Those struggles are part of the process. Failure is inevitable and rejection is the most common side effect of wanting to be an artist. (Sadly no IV injections can mask the pain of rejection) However, what I've realized is that I have put my entire existence on the line on an outcome. And nothing good ever comes from focusing on results and results alone. So my dreams have become an obligation. A necessity. A must. A means of survival. An outcome. They have become the opposite of what I've always wanted them to feel like...work. Work that doesn't reciprocate a fraction of the energy I need it too. I have allowed the failed pursuit of a dream to define me and it has kept me from being happy as an artist.
I'm beginning to think this all sounds like the ramblings of a mad man. So I will try to land on an outcome (irony!). My dreams of being an actor or running a kickass improv theater don't have to die. In fact, I need to stop keeping them from becoming reality. All these meaningless jobs I've had over the years have no meaning because I found no meaning in them. They were only supplementing my mindset as a failure. They didn't provide structure. They didn't provide financial sufficiency. They didn't provide me peace of mind. They didn't provide me with the energy, money, time, and flexibility to actually pursue...no! Actualize...my dreams.
So here I am, coming to the realization that I need to find meaning in whatever it is I do next. I probably need to become an adult. (As you can see in the picture above, the hospital was pumping me with fluids from a bag titled "Adult.") I need to find a job that provides me with something I don't think I've ever had. Stability. And hopefully this job will not be terrible. Hopefully I can find something that allows me to feel challenged and creative. But at the end of the day, it'll be just a job. And that's the meaning of it. A job that provides that security so I can make my dreams fun again. A job that allows me to travel, experience the world, go out with friends, and you know...pay the bills. A job that will allow me to audition for plays that I want to do even though they don't pay. A job that will allow me to build up my improv theater into the awesome place it's supposed to be.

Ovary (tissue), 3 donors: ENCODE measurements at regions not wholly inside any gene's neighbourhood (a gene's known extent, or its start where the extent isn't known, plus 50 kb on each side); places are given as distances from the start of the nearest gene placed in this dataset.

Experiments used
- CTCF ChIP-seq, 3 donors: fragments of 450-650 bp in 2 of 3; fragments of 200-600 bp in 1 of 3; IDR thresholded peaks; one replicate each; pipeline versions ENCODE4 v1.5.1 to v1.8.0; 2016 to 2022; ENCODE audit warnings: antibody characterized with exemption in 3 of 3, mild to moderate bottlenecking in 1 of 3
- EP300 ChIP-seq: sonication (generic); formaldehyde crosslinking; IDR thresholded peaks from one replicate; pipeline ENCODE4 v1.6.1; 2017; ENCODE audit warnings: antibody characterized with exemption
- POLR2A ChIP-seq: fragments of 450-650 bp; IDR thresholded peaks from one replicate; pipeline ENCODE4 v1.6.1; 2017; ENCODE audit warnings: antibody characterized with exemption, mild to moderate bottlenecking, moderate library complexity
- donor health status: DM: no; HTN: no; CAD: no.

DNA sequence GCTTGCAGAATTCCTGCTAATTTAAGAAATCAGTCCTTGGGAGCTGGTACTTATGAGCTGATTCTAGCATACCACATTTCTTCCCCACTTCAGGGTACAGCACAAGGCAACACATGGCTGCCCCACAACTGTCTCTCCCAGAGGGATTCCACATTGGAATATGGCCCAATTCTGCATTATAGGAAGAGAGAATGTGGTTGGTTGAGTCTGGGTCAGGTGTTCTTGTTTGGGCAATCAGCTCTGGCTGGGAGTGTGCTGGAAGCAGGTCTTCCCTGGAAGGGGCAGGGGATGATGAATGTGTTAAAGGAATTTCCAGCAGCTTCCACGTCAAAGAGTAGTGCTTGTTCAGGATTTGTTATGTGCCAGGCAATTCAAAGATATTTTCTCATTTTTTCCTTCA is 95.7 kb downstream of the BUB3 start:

(I will gladly be accepting help from my network of friends to get me this job! K thanks!!)
On Wednesday afternoon, I passed my kidney stone...with flying colors I might add. (By flying colors, I of course mean red and yellow pee). Passing the stone was quite painless actually. This outcome was kind of disappointing in that I had put so much pressure on that moment. Passing a solid through the tiny confines of my urethra would obviously be the crux of my kidney stone experience. Alas, no. Out it came. Feeling like a regular old pee for the most part. I went through all I went through for that non-event? Perhaps I'm looking at it all wrong.
Rather, from the moment that little jagged guy formed in my kidney all the way up until that second it popped out, where I experienced the shakes and shivers, the ungodly pain, the vomiting, the fear of what was to come, the highs of pain medicine, the lows of the medicine wearing off, the silly jokes I made with the nurse, the funny way I walked, the oxycodone naps, the outpouring of support from friends, family, and loved ones...that is where the story lives.